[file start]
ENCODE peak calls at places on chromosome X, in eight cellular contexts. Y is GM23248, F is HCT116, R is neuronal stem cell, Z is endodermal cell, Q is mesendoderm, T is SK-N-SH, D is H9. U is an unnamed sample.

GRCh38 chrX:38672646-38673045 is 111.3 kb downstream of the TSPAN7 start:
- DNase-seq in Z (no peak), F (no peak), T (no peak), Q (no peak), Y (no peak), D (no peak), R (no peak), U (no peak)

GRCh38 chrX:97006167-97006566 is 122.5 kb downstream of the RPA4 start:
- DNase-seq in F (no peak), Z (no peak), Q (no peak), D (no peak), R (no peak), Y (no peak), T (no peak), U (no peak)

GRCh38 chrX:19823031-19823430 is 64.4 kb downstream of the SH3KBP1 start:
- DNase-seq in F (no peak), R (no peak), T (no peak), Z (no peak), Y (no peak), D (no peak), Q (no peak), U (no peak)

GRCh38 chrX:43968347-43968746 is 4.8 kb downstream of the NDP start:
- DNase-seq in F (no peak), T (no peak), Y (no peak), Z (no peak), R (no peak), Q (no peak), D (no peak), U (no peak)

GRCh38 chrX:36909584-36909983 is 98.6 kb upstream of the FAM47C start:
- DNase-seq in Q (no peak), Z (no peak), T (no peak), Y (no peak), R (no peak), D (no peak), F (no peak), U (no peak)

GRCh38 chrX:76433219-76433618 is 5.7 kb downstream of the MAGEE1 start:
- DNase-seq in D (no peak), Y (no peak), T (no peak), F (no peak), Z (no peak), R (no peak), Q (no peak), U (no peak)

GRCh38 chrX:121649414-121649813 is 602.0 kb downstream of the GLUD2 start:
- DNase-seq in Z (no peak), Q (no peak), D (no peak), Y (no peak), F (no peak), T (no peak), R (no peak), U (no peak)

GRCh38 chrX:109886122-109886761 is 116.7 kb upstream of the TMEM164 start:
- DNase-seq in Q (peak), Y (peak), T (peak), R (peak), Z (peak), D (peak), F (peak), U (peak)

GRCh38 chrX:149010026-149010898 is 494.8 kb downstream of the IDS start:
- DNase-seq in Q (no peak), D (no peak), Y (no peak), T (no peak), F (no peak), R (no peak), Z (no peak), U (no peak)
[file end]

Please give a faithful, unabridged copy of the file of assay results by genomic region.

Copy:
ENCODE peak calls at places on chromosome X, in eight cellular contexts. Y is GM23248, F is HCT116, R is neuronal stem cell, Z is endodermal cell, Q is mesendoderm, T is SK-N-SH, D is H9. U is an unnamed sample.

GRCh38 chrX:38672646-38673045 is 111.3 kb downstream of the TSPAN7 start:
- DNase-seq in Z (no peak), F (no peak), T (no peak), Q (no peak), Y (no peak), D (no peak), R (no peak), U (no peak)

GRCh38 chrX:97006167-97006566 is 122.5 kb downstream of the RPA4 start:
- DNase-seq in F (no peak), Z (no peak), Q (no peak), D (no peak), R (no peak), Y (no peak), T (no peak), U (no peak)

GRCh38 chrX:19823031-19823430 is 64.4 kb downstream of the SH3KBP1 start:
- DNase-seq in F (no peak), R (no peak), T (no peak), Z (no peak), Y (no peak), D (no peak), Q (no peak), U (no peak)

GRCh38 chrX:43968347-43968746 is 4.8 kb downstream of the NDP start:
- DNase-seq in F (no peak), T (no peak), Y (no peak), Z (no peak), R (no peak), Q (no peak), D (no peak), U (no peak)

GRCh38 chrX:36909584-36909983 is 98.6 kb upstream of the FAM47C start:
- DNase-seq in Q (no peak), Z (no peak), T (no peak), Y (no peak), R (no peak), D (no peak), F (no peak), U (no peak)

GRCh38 chrX:76433219-76433618 is 5.7 kb downstream of the MAGEE1 start:
- DNase-seq in D (no peak), Y (no peak), T (no peak), F (no peak), Z (no peak), R (no peak), Q (no peak), U (no peak)

GRCh38 chrX:121649414-121649813 is 602.0 kb downstream of the GLUD2 start:
- DNase-seq in Z (no peak), Q (no peak), D (no peak), Y (no peak), F (no peak), T (no peak), R (no peak), U (no peak)

GRCh38 chrX:109886122-109886761 is 116.7 kb upstream of the TMEM164 start:
- DNase-seq in Q (peak), Y (peak), T (peak), R (peak), Z (peak), D (peak), F (peak), U (peak)

GRCh38 chrX:149010026-149010898 is 494.8 kb downstream of the IDS start:
- DNase-seq in Q (no peak), D (no peak), Y (no peak), T (no peak), F (no peak), R (no peak), Z (no peak), U (no peak)